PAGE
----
The Prison Fellowship Academy targets criminogenic thinking while offering prisoners a chance to learn marketable skills for their future.
No one ever thought Michael would go to prison. "I was a family man and a taxpayer—a law-abiding pillar of my community," he says. "If there had been a category for 'Least Likely to Go to Prison' for the yearbook, that would have been me."
Yet Michael soon discovered that sin doesn't discriminate. In 2006, he was arrested for attempted murder and received a 12-year sentence.
At first, Michael was sent to transfer facilities. He bounced around the system until he was eventually placed in a supermax prison. "Rows of razor wire, guards with M16s, and all that stuff—the kind of stuff that you see on maximum security prisons on TV," he recalls. "That's where they sent me."
Michael's fellow prisoners were mostly confirmed gang members or prisoners sent from other units for disciplinary reasons. "I wanted out of there bad," he says. "That place was just death."
After serving his time there, Michael was eventually transferred to the Jester State Prison Farm outside Houston. There, at the Carol Vance Unit, Michael was enrolled in the Prison Fellowship Academy®.
Located in select prisons across the country, the Academy is an intensive, biblically based program that takes incarcerated men and women through a holistic life transformation. Participants are guided by Prison Fellowship® staff and volunteers to identify the life-controlling issues that led to their incarceration and take responsibility for its impact on their community. The program specifically targets criminal thinking and behavior, life skills, addictions, victim impact, and prosocial culture change.
INVESTING IN PRISONERS
Life was different in the Academy. Michael was surrounded by like-minded people and supported by a community that wanted to see him find restoration. Leading figures of the local Houston community invested in Academy participants, and Michael enrolled in a journalism class taught by an editor for the Houston Chronicle.
"My whole family are journalists," Michael explains. "It was a good fit for me because I like to write. I got involved in the journalism class, and after … learning MLA and AP style guides and different writing techniques, I asked … 'Why don't we start a prison newsletter?'" Thus, The Herald was born.
It was slow going—the prison had a computer lab for the prisoners to use, but the computers were old and frequently crashed. When Michael's mentor, a prominent Houston lawyer, heard about The Herald, he donated several computers for the prisoners to use. Later, Michael discovered a couple of dusty video cameras in the computer lab closet.
"I got out the manuals, and I read them, and I taught myself all of the ins and outs of these cameras," he recalls. "What we had were not just some basic camera equipment—[these] were high-end.”" Former prisoner turned Prison Fellowship® staffer Chad Prince led video workshops "showing us not only how to operate the cameras, but also shooting techniques and things like that," Michael says. "I started a video production team, and I was just passing on the knowledge that I had learned to others … We ended up doing all kinds of stuff."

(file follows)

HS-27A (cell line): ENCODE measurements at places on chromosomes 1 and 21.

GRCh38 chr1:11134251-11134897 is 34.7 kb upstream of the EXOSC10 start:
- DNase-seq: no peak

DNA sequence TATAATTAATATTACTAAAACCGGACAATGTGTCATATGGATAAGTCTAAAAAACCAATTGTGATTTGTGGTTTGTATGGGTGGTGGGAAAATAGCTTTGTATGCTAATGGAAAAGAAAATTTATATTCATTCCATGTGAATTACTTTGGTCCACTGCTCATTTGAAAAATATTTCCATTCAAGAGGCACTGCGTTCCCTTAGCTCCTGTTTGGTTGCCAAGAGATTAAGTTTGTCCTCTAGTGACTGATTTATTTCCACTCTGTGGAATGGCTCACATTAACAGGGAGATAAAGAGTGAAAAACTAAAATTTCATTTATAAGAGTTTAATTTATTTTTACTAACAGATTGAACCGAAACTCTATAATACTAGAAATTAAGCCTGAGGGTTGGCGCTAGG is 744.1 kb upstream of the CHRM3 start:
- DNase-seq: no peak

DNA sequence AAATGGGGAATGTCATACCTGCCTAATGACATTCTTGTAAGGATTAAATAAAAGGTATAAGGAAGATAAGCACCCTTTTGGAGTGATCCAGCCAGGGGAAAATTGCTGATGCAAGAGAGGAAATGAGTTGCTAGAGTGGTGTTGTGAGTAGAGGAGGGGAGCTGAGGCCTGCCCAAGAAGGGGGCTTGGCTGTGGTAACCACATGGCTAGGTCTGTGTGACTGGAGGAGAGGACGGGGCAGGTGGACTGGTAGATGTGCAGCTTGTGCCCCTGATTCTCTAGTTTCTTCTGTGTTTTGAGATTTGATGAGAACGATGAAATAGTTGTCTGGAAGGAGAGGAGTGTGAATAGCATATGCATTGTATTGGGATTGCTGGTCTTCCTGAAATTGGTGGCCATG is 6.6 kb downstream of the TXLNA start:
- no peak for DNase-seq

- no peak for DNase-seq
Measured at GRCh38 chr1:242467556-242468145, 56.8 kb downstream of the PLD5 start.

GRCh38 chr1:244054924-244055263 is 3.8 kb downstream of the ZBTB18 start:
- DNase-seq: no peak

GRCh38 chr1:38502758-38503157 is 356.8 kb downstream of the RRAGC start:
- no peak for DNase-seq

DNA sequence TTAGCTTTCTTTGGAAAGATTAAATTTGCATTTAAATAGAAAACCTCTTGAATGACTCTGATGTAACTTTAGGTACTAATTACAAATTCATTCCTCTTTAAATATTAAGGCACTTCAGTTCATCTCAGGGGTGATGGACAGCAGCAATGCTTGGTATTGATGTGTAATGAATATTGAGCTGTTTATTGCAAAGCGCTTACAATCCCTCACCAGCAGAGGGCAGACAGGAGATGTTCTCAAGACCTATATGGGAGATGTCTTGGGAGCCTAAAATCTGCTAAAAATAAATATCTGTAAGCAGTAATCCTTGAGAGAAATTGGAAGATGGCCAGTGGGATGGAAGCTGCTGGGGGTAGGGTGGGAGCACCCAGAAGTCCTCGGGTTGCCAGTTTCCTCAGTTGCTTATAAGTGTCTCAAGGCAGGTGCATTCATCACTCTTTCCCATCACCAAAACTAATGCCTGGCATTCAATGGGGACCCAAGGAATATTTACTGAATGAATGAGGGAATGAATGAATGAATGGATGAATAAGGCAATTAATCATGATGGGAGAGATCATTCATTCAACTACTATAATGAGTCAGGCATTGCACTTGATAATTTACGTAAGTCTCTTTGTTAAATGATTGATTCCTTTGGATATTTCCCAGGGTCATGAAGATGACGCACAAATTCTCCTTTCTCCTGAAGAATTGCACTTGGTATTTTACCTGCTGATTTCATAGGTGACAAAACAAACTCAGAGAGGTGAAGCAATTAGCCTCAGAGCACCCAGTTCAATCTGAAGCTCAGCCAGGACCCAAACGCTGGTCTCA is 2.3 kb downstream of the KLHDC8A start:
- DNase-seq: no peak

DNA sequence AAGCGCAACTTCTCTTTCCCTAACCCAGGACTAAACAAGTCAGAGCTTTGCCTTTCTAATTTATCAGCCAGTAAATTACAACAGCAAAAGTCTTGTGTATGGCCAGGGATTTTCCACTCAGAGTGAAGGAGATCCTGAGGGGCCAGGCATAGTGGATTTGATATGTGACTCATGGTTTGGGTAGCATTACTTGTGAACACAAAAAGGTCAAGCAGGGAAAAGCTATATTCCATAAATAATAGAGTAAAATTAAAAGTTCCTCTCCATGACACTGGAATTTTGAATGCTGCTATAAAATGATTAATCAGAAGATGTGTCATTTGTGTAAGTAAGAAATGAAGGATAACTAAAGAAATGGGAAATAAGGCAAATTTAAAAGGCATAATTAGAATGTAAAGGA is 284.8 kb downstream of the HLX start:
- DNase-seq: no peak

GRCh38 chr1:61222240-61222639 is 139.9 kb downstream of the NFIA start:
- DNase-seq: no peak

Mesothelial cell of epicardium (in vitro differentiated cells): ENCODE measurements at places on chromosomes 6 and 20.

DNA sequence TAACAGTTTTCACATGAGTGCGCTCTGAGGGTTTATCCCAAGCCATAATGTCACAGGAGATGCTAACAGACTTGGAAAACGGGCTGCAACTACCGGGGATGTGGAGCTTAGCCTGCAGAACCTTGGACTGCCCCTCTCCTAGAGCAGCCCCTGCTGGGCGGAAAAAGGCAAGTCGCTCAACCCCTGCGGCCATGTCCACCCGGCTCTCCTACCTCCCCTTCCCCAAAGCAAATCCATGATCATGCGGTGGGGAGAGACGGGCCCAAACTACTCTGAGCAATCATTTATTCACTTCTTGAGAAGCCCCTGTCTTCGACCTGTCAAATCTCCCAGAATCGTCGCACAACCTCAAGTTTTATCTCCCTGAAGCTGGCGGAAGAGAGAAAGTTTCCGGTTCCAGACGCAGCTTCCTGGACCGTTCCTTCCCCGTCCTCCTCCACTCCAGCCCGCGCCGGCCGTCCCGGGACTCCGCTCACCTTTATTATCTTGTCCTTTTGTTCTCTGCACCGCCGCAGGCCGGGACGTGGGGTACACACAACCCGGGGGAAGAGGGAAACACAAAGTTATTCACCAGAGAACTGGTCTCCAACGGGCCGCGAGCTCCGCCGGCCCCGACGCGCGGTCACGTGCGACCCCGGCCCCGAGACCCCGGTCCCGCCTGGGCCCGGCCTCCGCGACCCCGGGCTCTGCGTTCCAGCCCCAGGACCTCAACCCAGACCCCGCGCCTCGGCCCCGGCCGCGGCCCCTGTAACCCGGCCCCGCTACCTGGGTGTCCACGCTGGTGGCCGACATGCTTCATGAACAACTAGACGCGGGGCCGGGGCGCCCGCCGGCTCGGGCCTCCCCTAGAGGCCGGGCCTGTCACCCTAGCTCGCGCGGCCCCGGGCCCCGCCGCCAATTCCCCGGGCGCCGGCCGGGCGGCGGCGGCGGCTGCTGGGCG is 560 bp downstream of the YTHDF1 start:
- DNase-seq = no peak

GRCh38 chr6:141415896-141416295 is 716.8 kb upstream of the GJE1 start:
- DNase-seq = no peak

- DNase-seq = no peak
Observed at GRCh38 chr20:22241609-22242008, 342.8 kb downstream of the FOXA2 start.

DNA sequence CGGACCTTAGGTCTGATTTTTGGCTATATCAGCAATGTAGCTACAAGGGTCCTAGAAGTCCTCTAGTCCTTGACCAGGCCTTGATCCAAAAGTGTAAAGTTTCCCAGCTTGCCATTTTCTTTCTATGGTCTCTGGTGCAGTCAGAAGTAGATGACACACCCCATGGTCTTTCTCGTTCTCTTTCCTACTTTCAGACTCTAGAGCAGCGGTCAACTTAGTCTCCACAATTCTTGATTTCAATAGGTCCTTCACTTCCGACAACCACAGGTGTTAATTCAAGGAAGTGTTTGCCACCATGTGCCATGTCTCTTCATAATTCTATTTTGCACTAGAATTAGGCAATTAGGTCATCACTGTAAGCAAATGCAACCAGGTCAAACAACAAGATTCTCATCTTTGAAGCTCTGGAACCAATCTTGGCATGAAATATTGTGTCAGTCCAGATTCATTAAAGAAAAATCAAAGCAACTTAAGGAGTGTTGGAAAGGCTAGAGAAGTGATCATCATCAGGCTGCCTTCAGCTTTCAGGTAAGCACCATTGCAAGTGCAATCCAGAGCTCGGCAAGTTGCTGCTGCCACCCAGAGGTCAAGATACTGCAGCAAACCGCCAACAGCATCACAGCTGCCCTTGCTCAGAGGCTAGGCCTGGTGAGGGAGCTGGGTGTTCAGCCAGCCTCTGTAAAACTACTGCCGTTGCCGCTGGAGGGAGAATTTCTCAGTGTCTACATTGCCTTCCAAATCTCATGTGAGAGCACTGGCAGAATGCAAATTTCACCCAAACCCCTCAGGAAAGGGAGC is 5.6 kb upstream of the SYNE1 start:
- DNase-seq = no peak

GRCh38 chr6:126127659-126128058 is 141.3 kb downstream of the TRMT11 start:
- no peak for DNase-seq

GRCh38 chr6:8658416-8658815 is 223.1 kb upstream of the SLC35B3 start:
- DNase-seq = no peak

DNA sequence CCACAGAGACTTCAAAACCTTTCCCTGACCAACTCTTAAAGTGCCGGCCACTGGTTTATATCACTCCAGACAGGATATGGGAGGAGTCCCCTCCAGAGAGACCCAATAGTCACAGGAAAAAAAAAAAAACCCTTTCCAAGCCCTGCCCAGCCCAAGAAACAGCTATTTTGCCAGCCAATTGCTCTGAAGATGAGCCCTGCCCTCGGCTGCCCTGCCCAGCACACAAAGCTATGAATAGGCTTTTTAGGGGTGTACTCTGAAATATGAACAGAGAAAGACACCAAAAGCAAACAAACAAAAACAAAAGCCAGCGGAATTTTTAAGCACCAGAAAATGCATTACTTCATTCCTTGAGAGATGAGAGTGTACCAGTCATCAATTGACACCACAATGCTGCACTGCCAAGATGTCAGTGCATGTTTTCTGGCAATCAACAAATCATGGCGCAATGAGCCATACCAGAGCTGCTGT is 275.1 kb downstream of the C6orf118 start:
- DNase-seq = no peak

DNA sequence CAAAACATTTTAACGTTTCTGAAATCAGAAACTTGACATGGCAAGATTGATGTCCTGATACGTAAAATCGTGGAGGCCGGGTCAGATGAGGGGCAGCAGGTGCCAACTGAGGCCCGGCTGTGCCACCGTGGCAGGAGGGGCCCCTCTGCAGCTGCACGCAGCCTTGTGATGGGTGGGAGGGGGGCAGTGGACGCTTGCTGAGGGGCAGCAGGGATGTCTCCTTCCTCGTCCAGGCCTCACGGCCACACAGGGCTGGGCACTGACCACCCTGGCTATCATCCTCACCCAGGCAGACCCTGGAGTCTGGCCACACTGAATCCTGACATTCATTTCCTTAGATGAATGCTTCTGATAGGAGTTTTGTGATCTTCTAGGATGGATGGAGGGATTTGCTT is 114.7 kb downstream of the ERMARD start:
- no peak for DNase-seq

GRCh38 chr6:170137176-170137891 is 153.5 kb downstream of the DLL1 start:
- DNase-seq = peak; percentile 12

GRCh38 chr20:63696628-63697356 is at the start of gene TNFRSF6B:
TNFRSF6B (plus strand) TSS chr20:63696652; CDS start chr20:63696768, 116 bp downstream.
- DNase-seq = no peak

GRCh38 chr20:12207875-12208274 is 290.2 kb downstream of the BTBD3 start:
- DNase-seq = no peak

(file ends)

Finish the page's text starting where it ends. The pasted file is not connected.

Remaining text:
For security reasons, most prisons have restrictions on what can and cannot be filmed. The video production team was permitted to film only within the prison chapel. Although they were limited by the regulations of the correctional facility, they still had plenty of opportunities to put their news skills to work.
The video production team was asked to film the Academy curriculum in its entirety. By doing so, the team was able to create high quality DVDs that could then be used in other facilities where programing was restricted. The project opened the doors for more opportunities for the video production team, including a commercial for the Academy that aired on ESPN during 'Mike & Mike'.
"It was completely written, shot, edited, and everything right there in the computer lab using these computers that were donated and all of the equipment that Chad Prince and other people had donated to us," Michael says. "I didn’t even know what 'Mike & Mike' was, but volunteers would come and [say] 'I saw your commercial on TV!'"
SHAPING THE LEADERS OF TOMORROW
In the Academy, Michael was able to learn marketable skills he knew would one day help him on the outside. But he also had learned the importance of investing in community. When he found out he made parole and would soon be released, Michael was determined that The Herald and the video production team would carry on without him.
"I wanted to pass the torch and keep that legacy alive," Michael explains. Like his mentors before him—the Houston Chronical editor, the Houston lawyer, Prison Fellowship's Chad Prince—Michael reached out to the next generation of Academy participants. He invested in them, passing along the knowledge and skills that he had received during his time at the Academy.
Today, many of those who served on The Herald and on the video production team are out of prison and working in media and the audiovisual industry. "From the humble beginnings of a prison computer lab came all of this," Michael says in awe. "We’re living proof that not only [does] the [Academy] program work, but the skills we learned in there were marketable."
Investing in prisoners today means creating a stronger community tomorrow.
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